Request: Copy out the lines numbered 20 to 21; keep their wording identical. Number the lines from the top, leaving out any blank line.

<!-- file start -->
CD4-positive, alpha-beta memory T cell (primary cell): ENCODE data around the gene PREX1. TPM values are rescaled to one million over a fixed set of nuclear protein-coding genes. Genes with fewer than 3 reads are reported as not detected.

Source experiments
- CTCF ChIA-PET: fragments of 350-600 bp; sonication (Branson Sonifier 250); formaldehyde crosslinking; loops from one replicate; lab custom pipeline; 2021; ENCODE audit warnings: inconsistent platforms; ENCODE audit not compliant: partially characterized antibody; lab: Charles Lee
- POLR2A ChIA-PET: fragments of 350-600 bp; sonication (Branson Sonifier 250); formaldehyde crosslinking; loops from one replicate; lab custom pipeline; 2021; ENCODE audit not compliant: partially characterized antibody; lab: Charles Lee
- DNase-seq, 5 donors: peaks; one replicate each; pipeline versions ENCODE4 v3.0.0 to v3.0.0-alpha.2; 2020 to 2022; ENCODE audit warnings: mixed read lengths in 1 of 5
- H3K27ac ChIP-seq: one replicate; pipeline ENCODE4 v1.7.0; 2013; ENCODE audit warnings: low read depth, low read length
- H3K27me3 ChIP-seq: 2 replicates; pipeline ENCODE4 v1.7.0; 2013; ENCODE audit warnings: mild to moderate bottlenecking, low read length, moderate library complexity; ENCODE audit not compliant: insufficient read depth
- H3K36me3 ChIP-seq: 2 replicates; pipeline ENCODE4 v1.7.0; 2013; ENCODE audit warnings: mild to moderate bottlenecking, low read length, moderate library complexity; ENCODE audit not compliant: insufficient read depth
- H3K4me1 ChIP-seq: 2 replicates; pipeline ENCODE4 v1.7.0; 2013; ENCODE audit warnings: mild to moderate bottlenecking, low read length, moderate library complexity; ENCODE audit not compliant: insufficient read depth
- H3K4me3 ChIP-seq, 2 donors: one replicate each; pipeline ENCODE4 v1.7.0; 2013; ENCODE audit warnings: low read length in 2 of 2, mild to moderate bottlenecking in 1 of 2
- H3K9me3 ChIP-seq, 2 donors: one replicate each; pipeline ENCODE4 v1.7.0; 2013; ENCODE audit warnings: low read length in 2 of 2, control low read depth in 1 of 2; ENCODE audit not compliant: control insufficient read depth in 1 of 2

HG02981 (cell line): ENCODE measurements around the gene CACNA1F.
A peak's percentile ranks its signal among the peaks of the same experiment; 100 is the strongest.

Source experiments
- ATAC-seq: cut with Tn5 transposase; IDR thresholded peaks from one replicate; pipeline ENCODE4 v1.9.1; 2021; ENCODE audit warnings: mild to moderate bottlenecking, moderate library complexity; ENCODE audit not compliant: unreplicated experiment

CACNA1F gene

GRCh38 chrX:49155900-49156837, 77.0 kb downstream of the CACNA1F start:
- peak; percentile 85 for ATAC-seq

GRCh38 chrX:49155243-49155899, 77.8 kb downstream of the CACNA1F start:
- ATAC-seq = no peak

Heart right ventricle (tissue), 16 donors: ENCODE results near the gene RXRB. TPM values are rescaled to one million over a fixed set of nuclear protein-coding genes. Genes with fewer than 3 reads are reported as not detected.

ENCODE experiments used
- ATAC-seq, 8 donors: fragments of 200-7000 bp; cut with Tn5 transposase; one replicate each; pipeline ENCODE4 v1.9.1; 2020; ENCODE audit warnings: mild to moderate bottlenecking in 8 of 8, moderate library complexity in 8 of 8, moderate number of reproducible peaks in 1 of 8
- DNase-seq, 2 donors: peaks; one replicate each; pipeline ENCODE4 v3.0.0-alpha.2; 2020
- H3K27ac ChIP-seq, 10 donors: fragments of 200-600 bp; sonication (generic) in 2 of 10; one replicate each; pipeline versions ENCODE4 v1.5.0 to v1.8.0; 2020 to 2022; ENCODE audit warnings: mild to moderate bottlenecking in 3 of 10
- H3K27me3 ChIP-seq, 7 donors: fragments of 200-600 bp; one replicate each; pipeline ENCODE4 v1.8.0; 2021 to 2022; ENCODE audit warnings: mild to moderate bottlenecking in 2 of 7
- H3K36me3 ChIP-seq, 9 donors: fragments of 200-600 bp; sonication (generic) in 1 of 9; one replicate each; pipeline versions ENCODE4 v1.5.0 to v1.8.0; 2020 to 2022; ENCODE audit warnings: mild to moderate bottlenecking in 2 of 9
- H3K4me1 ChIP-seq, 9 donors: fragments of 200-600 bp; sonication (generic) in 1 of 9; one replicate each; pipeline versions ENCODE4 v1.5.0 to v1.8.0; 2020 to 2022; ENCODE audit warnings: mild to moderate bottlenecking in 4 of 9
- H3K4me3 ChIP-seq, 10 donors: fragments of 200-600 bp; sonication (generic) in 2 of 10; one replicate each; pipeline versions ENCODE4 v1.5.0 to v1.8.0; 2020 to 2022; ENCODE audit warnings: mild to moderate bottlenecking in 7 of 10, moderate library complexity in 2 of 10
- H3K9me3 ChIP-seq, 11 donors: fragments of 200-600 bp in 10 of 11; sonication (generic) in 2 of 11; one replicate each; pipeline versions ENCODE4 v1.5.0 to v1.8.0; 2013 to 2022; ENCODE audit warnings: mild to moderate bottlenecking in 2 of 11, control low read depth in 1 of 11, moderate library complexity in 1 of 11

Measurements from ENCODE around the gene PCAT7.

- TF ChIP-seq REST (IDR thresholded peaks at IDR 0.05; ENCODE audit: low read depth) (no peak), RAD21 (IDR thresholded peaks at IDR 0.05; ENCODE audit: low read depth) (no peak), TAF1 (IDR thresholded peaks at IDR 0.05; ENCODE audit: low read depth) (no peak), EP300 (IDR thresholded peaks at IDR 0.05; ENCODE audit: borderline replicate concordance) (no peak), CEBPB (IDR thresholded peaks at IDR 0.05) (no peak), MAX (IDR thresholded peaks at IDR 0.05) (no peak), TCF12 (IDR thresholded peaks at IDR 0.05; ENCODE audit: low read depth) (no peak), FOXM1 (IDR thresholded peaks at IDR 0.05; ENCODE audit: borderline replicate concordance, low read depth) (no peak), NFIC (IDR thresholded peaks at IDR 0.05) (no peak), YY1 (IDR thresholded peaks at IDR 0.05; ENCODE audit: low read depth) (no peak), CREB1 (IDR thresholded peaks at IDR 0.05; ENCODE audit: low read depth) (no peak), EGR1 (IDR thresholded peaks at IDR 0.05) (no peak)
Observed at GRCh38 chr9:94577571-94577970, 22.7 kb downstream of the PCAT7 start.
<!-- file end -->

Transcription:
- ATAC-seq = no peak

Heart right ventricle (tissue), 16 donors: ENCODE results near the gene RXRB. TPM values are rescaled to one million over a fixed set of nuclear protein-coding genes. Genes with fewer than 3 reads are reported as not detected.